Thursday, November 3, 2011

Embodied exercise: dancing your way to better pronunciation, health, L2 identity and expressiveness!

Clip art:
Several previous posts have alluded to "embodiment theory" as it is developed in different disciplines. One of the more relevant applications is in dance, especially ballet. This one, Klemola 1991, makes an interesting observation as to the functions and purposes of general physical exercise:

(a) To "win," be the best,  
(b) Maintain optimal strength and health, 
(c) Expand expressive capability, and 
(d) Explore and articulate self identity. 

Embodied (HICP/EHIEP) pronunciation work involves all four functions, even (b)--see earlier "breathing" and posture-related posts. Expressiveness (c) and identity (d) have also been addressed earlier but a brief elaboration might be helpful here. One of the most powerful effects of haptic anchoring is enhanced ability to manage range of expressiveness, particularly intonation. (In fact, for a time I was using the term "expressive pronunciation" for the entire system.) In the L2 identity literature the focus is principally on the psychological or psycho-social dimension. The HICP perspective on L2 identity adaptation is more Lessac-based, seeing no useful mind/body distinction and beginning formative work "from the body, outward."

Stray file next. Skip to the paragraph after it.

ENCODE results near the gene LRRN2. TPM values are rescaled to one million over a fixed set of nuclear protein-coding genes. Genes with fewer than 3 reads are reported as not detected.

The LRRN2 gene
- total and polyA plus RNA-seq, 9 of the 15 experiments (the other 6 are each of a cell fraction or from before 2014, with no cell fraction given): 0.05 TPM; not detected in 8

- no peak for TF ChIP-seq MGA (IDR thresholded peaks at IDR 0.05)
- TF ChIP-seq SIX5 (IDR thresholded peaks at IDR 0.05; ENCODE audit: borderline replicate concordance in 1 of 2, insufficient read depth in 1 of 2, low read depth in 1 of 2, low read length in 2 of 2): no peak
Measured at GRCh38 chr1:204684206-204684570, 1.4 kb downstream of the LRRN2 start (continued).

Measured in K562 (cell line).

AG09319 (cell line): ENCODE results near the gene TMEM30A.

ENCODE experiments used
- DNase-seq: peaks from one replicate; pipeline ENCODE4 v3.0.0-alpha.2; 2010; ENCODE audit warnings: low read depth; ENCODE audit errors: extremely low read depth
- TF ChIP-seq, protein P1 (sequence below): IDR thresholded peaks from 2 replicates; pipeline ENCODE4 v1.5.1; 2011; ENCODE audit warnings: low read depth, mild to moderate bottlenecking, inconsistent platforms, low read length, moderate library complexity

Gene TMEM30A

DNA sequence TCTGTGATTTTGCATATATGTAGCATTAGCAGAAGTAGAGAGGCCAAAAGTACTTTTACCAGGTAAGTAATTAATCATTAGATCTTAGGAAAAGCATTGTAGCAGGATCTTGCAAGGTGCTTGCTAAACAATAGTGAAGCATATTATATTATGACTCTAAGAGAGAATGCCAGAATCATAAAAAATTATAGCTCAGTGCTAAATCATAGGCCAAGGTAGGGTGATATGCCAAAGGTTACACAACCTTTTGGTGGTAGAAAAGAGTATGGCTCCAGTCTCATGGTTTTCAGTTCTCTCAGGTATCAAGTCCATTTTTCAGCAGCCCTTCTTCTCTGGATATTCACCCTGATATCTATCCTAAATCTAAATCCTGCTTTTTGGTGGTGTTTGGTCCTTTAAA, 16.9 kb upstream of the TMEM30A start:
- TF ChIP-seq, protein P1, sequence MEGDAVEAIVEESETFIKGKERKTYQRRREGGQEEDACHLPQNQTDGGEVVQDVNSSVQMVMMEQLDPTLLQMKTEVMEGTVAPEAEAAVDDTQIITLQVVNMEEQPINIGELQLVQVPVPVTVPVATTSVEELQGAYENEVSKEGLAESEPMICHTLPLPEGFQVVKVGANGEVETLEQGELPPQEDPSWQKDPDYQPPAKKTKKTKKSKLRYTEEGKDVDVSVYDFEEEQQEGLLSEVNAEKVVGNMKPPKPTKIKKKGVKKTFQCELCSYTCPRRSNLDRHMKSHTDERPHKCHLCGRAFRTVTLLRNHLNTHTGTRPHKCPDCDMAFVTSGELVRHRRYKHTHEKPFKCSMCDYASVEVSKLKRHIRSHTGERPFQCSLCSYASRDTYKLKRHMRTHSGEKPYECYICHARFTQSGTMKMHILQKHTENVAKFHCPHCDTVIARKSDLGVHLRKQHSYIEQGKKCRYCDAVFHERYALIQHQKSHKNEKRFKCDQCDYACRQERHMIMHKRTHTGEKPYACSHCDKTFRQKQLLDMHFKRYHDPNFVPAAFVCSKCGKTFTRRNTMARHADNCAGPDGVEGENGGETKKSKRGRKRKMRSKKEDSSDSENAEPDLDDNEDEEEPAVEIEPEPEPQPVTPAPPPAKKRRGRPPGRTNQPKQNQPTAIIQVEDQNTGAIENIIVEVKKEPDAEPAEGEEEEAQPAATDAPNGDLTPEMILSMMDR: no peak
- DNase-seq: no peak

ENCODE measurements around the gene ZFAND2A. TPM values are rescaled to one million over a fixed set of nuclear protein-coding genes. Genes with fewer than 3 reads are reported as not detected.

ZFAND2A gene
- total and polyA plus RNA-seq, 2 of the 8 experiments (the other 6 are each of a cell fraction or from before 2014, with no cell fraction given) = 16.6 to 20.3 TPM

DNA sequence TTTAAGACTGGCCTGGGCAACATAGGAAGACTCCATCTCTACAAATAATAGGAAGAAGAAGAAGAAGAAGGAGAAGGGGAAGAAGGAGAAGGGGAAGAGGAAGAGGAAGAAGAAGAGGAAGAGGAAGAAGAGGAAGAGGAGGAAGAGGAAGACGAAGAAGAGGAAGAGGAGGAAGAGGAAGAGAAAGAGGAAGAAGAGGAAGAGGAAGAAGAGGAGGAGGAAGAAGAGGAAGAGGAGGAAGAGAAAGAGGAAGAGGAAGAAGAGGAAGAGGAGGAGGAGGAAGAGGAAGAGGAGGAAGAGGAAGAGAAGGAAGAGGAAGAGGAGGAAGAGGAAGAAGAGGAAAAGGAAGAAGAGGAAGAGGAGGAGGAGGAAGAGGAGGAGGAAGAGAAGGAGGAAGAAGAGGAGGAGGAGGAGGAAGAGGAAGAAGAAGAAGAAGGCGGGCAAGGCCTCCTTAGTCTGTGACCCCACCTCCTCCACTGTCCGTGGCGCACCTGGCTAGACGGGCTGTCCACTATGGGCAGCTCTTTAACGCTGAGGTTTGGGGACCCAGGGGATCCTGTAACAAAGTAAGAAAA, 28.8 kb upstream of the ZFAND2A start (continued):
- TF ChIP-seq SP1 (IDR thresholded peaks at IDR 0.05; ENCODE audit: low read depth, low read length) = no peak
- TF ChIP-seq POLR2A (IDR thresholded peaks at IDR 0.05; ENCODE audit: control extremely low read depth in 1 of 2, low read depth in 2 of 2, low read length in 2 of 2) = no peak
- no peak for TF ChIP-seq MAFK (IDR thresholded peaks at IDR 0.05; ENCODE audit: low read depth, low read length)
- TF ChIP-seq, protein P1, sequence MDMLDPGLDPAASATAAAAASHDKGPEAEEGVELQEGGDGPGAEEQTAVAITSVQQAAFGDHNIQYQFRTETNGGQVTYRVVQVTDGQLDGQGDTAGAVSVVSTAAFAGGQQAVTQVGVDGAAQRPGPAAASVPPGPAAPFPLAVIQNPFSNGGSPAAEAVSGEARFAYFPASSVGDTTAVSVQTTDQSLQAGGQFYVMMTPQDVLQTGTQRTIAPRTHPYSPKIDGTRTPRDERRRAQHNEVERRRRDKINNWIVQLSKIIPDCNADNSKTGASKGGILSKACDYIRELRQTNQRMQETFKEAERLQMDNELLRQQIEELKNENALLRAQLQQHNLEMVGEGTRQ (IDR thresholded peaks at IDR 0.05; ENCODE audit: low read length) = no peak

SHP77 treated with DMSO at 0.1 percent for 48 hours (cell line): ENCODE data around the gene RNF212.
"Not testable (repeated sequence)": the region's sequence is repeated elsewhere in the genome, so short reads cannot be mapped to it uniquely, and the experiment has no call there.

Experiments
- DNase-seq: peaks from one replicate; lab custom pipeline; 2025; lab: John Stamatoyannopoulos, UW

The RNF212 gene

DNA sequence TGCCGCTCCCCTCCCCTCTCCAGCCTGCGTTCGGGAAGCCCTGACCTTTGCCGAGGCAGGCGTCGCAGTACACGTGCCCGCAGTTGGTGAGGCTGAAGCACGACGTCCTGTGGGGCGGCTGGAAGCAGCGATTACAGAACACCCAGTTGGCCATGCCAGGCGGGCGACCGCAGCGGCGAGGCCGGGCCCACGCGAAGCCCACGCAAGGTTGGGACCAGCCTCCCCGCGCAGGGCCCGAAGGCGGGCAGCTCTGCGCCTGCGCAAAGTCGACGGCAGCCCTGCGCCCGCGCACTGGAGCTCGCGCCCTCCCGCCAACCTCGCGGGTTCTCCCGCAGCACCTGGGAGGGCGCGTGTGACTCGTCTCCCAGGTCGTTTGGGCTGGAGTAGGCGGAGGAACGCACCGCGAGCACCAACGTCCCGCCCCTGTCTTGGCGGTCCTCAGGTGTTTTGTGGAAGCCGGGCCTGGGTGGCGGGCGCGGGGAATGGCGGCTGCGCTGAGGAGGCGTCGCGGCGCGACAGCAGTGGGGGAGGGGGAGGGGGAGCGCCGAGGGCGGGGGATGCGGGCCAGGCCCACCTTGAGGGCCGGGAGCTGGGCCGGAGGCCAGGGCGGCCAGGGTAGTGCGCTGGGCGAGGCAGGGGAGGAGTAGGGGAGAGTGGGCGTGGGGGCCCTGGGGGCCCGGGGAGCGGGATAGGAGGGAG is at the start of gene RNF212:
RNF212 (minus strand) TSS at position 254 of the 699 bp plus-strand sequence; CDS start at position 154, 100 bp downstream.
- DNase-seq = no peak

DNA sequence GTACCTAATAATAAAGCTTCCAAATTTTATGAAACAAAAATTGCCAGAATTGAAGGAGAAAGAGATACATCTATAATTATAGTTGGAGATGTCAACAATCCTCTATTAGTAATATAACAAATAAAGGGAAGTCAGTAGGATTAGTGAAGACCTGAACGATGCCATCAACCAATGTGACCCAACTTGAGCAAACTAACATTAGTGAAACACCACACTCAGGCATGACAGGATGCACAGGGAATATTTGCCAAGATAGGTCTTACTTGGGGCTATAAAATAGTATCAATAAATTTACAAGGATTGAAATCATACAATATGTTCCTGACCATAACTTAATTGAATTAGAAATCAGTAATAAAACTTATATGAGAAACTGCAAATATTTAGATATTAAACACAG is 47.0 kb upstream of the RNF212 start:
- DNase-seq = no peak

Feeling a bit disembodied lately? Not yourself? Can't dance?  Out of shape? It may be your pronunciation teaching.

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